1. News
  2. /
  3. Gradebook

Florida education news: Campus videos, social media monitoring, school fights and more

A roundup of stories from around the state.
Florida schools increasingly are monitoring students' social media for potential threats.
Published Sep. 13

GET PERMISSION: The Pasco County school district proposes new policies to curtail campus visitors’ video recording of others in the schools without their express consent. Such a rule already applies to students and staff. The district is revising its rules after a family made a video of its campus tour and posted it on YouTube for its 1.1 million subscribers to see.

FIGHTING WORDS: Six students are arrested, and two others hospitalized, after several fights break out at Hillsborough County’s Middleton High. • Sarasota County school district police investigate a fight between a high school student and faculty member, the Herald-Tribune reports. • Several students are disciplined after a video surfaces showing a Polk County K-8 school student being beaten in a locker room, WKMG reports. More from the Ledger.

CAMPAIGN TRAIL: Former Hillsborough School Board member Sally Harris explains why she wants another term. “I loved it,” said Harris, who told reporters in 2014 she wanted to serve just one term.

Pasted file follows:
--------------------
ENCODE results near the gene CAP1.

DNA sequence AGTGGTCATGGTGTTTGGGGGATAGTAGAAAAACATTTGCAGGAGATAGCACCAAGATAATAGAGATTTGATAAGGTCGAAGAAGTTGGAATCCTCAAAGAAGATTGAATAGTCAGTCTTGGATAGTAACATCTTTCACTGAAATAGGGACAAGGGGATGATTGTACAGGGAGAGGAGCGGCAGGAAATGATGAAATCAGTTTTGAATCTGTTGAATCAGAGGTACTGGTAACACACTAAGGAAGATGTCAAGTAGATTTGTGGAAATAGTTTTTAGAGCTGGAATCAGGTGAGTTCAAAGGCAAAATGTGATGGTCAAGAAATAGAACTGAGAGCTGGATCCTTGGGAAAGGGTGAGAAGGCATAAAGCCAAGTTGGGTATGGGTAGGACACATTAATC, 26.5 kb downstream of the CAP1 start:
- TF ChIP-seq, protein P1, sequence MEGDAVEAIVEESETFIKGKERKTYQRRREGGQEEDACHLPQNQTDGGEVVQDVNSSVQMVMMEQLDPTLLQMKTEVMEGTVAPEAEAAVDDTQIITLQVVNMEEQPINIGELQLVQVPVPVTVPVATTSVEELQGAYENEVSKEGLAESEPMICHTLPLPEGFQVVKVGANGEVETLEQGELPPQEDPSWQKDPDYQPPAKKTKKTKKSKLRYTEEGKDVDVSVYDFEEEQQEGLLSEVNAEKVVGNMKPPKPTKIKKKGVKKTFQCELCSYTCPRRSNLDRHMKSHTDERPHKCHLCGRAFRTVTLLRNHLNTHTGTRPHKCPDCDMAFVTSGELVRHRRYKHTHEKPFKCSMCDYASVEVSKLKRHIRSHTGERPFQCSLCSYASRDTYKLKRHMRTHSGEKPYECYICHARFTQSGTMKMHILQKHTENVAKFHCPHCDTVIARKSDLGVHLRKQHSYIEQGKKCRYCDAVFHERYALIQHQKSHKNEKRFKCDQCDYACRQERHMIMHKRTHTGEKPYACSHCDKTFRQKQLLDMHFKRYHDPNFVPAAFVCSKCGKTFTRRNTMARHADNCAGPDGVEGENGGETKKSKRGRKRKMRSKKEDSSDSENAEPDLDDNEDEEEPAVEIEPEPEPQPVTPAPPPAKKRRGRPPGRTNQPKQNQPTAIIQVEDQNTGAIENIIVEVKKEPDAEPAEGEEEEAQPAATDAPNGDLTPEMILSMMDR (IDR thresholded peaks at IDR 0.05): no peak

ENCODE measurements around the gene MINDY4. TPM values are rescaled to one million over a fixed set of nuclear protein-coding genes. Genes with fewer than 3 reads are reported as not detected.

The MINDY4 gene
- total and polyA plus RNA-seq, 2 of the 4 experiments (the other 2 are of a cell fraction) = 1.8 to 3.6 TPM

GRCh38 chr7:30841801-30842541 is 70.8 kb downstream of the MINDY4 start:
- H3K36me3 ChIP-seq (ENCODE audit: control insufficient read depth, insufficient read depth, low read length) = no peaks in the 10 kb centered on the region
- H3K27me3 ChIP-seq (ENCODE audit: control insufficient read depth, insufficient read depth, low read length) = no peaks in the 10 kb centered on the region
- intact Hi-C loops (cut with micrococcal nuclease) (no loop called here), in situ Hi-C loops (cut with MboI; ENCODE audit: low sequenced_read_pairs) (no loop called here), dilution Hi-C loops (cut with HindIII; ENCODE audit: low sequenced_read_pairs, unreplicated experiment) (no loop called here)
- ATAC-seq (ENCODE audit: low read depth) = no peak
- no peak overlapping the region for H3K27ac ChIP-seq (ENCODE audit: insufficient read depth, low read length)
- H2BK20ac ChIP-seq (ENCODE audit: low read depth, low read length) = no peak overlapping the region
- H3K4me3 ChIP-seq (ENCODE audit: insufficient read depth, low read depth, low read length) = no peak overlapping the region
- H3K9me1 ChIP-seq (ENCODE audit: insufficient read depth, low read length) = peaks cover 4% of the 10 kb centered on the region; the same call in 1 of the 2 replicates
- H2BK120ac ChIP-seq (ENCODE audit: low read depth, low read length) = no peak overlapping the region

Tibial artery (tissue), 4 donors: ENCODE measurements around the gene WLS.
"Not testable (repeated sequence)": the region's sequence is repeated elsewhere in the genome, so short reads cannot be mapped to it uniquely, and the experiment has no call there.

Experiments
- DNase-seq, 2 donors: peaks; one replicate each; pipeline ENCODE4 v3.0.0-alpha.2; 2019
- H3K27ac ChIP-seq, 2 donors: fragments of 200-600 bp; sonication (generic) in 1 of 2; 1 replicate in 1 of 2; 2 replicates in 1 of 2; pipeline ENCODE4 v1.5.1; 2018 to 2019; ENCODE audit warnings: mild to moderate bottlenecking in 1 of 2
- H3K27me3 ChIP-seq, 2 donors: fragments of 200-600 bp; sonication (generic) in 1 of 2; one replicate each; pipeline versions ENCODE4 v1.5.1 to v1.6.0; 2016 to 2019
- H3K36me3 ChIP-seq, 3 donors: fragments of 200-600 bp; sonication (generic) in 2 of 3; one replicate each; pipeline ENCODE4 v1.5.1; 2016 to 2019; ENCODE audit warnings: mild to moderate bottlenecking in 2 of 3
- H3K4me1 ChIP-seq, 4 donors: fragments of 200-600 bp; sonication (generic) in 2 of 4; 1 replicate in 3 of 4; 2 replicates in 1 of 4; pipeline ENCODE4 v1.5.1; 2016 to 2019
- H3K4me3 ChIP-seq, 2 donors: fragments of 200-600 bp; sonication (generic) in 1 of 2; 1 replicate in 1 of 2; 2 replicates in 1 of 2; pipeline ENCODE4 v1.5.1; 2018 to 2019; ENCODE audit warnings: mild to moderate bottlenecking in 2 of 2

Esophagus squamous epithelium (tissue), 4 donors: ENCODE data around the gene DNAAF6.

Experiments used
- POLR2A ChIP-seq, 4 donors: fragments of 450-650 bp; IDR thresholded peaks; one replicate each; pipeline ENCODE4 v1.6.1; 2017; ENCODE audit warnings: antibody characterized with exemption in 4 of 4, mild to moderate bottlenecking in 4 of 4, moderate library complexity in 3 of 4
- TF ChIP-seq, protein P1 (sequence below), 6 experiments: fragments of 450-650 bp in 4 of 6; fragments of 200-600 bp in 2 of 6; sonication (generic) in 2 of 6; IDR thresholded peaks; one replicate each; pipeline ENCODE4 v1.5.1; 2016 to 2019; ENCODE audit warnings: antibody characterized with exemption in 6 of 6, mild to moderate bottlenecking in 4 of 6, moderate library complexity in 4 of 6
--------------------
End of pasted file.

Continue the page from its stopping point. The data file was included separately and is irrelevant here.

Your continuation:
VAPING: State Rep. Jackie Toledo files legislation to restrict teen use of vaping, a problem several school districts across Florida have said is growing.

GET CHECKED: A Pasco County family sings the praises of mandatory school sports physicals after their son’s heart condition is revealed.

SOMEBODY’S WATCHING: Florida schools lead the nation in tracking students’ online activities in an effort to capture potential threats, NPR reports. • A Miami-Dade County private school student is suspended after recording a video that included threats against three other schools, the Miami Herald reports.

EMERGENCY RESPONSE: Broward County schools get ‘stop the bleed’ kits to help tend to gunshot victims while awaiting emergency crews, the Sun-Sentinel reports.

CHARTER SCHOOLS: Growing northern Manatee County gets a new charter school, serving students alongside two new district schools in the area, the Bradenton Herald reports. • The Vinik Family Foundation donates $5 million to boost the entrance of IDEA charter schools into the Tampa Bay area, Redefined reports.

SUPERINTENDENT SEARCH: The next Indian River County superintendent will earn about $175,000 a year, TC Palm reports.

BROKEN BATHROOM: The Bay County school district explains plans to demolish a Bay High restroom in poor condition, after a student posts videos showing unflushed toilets, broken sinks and other problems, the Panama City News Herald reports.

RETIRED: A Palm Beach County teacher who fought district efforts to fire him is allowed to retire, the Palm Beach Post reports. • A former Marjory Stoneman Douglas High assistant principal, accused of failing to properly handle issues related to the 2018 school shooting, retires early, the Sun-Sentinel reports.

MEDICAL MARIJUANA: Brevard County students may now use medical marijuana in school, under certain conditions, as part of a set of new policies adopted by the School Board, Florida Today reports.